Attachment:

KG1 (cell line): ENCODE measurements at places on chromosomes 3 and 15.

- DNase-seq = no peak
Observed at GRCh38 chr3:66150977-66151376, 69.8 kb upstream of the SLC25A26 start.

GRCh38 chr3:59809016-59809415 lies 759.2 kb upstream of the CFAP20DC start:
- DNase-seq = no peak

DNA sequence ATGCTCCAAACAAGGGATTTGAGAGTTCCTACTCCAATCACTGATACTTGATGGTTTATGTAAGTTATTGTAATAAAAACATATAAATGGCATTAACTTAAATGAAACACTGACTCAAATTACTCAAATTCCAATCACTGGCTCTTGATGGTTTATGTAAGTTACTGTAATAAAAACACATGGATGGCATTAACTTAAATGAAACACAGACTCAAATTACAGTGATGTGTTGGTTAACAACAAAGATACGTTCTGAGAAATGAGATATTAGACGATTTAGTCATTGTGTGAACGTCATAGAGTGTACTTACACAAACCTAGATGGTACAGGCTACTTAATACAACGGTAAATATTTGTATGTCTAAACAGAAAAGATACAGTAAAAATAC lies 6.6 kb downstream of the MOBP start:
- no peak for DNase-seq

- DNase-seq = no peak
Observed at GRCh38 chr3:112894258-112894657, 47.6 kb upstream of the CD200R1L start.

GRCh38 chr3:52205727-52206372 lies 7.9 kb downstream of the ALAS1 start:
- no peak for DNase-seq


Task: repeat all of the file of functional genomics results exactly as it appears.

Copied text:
KG1 (cell line): ENCODE measurements at places on chromosomes 3 and 15.

- DNase-seq = no peak
Observed at GRCh38 chr3:66150977-66151376, 69.8 kb upstream of the SLC25A26 start.

GRCh38 chr3:59809016-59809415 lies 759.2 kb upstream of the CFAP20DC start:
- DNase-seq = no peak

DNA sequence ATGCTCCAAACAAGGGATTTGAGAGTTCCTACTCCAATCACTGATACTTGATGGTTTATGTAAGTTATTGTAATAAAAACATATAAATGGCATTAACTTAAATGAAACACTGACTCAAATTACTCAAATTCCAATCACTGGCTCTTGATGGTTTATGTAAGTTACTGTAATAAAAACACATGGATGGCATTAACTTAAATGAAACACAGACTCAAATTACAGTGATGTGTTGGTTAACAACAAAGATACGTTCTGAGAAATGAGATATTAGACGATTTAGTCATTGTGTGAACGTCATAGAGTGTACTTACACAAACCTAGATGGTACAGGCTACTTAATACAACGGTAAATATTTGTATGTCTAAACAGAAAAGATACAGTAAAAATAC lies 6.6 kb downstream of the MOBP start:
- no peak for DNase-seq

- DNase-seq = no peak
Observed at GRCh38 chr3:112894258-112894657, 47.6 kb upstream of the CD200R1L start.

GRCh38 chr3:52205727-52206372 lies 7.9 kb downstream of the ALAS1 start:
- no peak for DNase-seq